Lungren, 010298 CAAGO, AGO 97-1216

Docket Nº:AGO 97-1216
Case Date:January 02, 1998
Court:California
 
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DANIEL E. LUNGREN Attorney General
J. LINDSAY BOWER Deputy Attorney General
AGO 97-1216
No. 97-1216
California Attorney General Opinion
Office of the Attorney General State of California
January 2, 1998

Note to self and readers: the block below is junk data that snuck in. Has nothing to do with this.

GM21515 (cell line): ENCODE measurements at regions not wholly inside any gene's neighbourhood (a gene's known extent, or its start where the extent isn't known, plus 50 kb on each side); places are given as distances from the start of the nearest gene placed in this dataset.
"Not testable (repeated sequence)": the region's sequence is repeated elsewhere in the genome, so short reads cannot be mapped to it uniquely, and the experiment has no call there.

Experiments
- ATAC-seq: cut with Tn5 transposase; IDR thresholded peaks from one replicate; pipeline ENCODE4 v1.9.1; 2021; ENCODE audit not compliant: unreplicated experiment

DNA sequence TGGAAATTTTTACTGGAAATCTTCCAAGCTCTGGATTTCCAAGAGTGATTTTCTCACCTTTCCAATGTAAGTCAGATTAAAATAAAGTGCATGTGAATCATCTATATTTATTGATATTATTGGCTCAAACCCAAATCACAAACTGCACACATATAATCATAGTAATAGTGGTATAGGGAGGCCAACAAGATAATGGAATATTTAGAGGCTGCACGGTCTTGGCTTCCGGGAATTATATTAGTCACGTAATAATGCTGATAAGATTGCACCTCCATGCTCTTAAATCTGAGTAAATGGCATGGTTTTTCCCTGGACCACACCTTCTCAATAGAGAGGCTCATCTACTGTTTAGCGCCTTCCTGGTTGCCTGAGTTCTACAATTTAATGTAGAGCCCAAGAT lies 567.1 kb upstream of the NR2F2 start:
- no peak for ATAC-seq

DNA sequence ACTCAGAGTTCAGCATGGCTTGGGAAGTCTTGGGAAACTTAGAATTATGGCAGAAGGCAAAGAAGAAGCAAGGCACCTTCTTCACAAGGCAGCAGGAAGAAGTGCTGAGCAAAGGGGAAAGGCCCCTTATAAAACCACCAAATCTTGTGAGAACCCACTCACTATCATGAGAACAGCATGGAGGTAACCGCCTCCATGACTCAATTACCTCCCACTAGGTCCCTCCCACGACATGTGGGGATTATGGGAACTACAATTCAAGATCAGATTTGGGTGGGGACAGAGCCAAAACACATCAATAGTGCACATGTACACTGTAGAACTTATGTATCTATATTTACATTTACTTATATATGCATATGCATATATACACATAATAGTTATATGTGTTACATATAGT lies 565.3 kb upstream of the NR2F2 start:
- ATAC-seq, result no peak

THE PUBLIC UTILITIES COMMISSION has requested an advisory opinion, pursuant to Public Utilities Code section 854, on the following questions:          1. Will the proposed merger between Pacific Enterprises and Enova Corporation adversely affect competition?          2. What mitigation measures could be adopted to avoid any adverse effects on competition that do result?          CONCLUSIONS          1. The proposed acquisition between Pacific Enterprises and Enova Corporation should not by itself adversely affect competition in the markets for interstate gas or wholesale electricity.          2. The merger may eliminate the disciplining effect of San Diego Gas & Electric as a potential competitor in the partially regulated intrastate gas transmission market. We recommend that the Commission consider requiring the merged entity to auction offsetting volumes of transportation rights within that system.          ANALYSIS          The proposed merger of Pacific Enterprises and Enova Corporation is a response to the mandatory restructuring of the electric industry which began on January 1, 1998. Through their subsidiaries, Pacific is the leading southern California supplier of intrastate gas transmission services, Enova is an electric distributor and a relatively minor participant in the wholesale electricity market, and both firms distribute gas within their respective service areas. As regulated utilities doing substantial business within this state, the parties have submitted their application under Public Utility Code section 854. This memorandum responds to a Commission request for an opinion on the competitive effects of the transaction.          Challenges to the merger have primarily focused upon alleged effects in the markets for wholesale electricity, interstate gas and intrastate gas transmission. Through Southern California Gas Company (SoCalGas), Pacific provides gas transmission services to many of the gas-fired generation plants within southern California, including plants now owned by San Diego Gas and Electric (SDG&E) and Southern California Edison (Edison). Edison and others contend that the merged company will "leverage" its position in the gas transmission market to manipulate the price of electricity sold by these plants in the wholesale market. Intervenors also allege that the applicants will unfairly benefit in financial markets and that, by exercising options to purchase competing intrastate facilities, their alleged ability to manipulate electricity prices will be enhanced in the future.          We conclude that this merger will not adversely affect competition within either the wholesale electricity or interstate gas markets. Because gas-fired plants now owned by SDG&E will be subject to comprehensive price regulation, the merged entity will lack any incentive (or, usually, the ability) to manipulate wholesale electricity prices. Moreover, the wholesale electricity and interstate gas markets are already highly integrated, and comprise most of the western United States. Price data -- as opposed to theoretical models -- shows that the wholesale electricity market connects California with numerous out-of-state suppliers over a transmission system that has never reached capacity. These out-of-state suppliers, along with California generation plants outside the SoCalGas service area, would defeat any attempt by the merged entity to raise wholesale electricity prices above competitive levels. In any event, SoCalGas cannot significantly increase the costs of southern California gas-fired plants, whose gas prices are determined in the competitive interstate market and most of whose intrastate transportation rates are at their regulatory caps.          We also conclude that the merger of the utilities' procurement operations will not adversely affect competition in the interstate gas market and that the applicants are not actual potential competitors for retail electricity services. On the other hand, because the merger may eliminate the disciplining effect of SDG&E as a potential competitor in the partially regulated intrastate gas transmission market, we recommend that the Commission consider requiring SoCalGas to auction offsetting volumes of transportation rights within that system. Finally, because of the uncertain effects of electric industry restructuring, we also recommend that the Commission retain limited jurisdiction over this merger for the purpose of reexamining the question of whether the merged entity has used its intrastate gas transmission system for the purpose of manipulating the price of electricity it sells in the wholesale market.          I. PRIOR PROCEEDINGS AND THE NATURE OF THIS OPINION          A. Prior Proceedings          This merger would be completed by combining Enova and Pacific into NewCo, a holding company created for the purpose of consummating this transaction. 1 NewCo Enova Sub would merge into Enova, with Enova as the surviving corporation. Likewise, NewCo Pacific Sub would merge into Pacific with Pacific as the surviving corporation. Enova and Pacific would be wholly-owned NewCo subsidiaries. Enova, Pacific, SDG&E, and SoCalGas would operate separately and under their existing names.          On June 25, 1997, the Federal Energy Regulatory Commission (FERC) conditionally approved the merger.2 In general, the conditions imposed by FERC would require SoCalGas to treat SDG&E and other affiliates "in the same way pipelines treat their gas marketing affiliates."3 The applicants subsequently incorporated those conditions, along with other proposed restrictions, within their merger application.[4]          B. This Advisory Opinion          This is the fifth opinion letter submitted by this office under the 1989 amendments to Section 854.5 Public Utility Code section 854 refers to the opinion as advisory.[6] Consequently this document does not control the PUC's finding under section 854, subdivision (b)(3). However, the Attorney General's advice is entitled to the weight commonly accorded an Attorney General's opinion (see, e.g., Moore v. Panish (1982) 32 Cal.3d 535, 544 ("Attorney General opinions are generally accorded great weight"); Farron v. City and County of San Francisco, (1989) 216 Cal.App.3d 1071).          II. THE APPLICANTS AND THE INTRASTATE GAS TRANSPORTATION AND ELECTRICITY SERVICES THEY PROVIDE          Pacific Enterprises and Enova Corporation currently compete on a very limited basis. SoCalGas purchases gas in the interstate market, which it distributes to its 4.7 million residential and other "core" customers in southern and central California. "Core" customers include residential and commercial customers without alternate fuel capability, whereas "non-core" customers are large commercial and industrial consumers that can buy gas from different sources. SoCalGas is the leading supplier of intrastate gas transmission and gas storage services for both "core" and "noncore" customers within southern California. Pacific Enterprises also sold electricity in the wholesale market through QF facilities, all of which were recently divested.7 In 1996, Pacific generated revenues of $1,613 million from its gas distribution operations and $778 million from intrastate gas transportation services provided to commercial/industrial and gas-fired generation plants.          SDG&E, which actively buys and sells power in the wholesale market,8 sells electricity to 1.2 million retail customers in San Diego and southern Orange Counties (including parts of the SoCalGas service area). SDG&E also purchases gas in the interstate market,[9] which it distributes within its separate service areas.[10] SDG&E provides no gas transmission services outside of San Diego County.11 In addition, an affiliate of Enova Corporation, Enova Energy, conducts extensive wholesale and retail energy marketing activities throughout California. In 1996, Enova generated revenues of $1,591 and $348 million from its electricity and gas distribution operations, respectively.          Applicants have formed a joint venture, Energy Pacific, to market gas, power and a "broad range of value-added energy management products and services." 12 The applicants also recently purchased AIG Trading, a natural gas and electricity marketer and a trader in financial markets for electricity and gas contracts.13 Both of those companies are actively involved in the electricity and gas markets in California. This section discusses intrastate gas...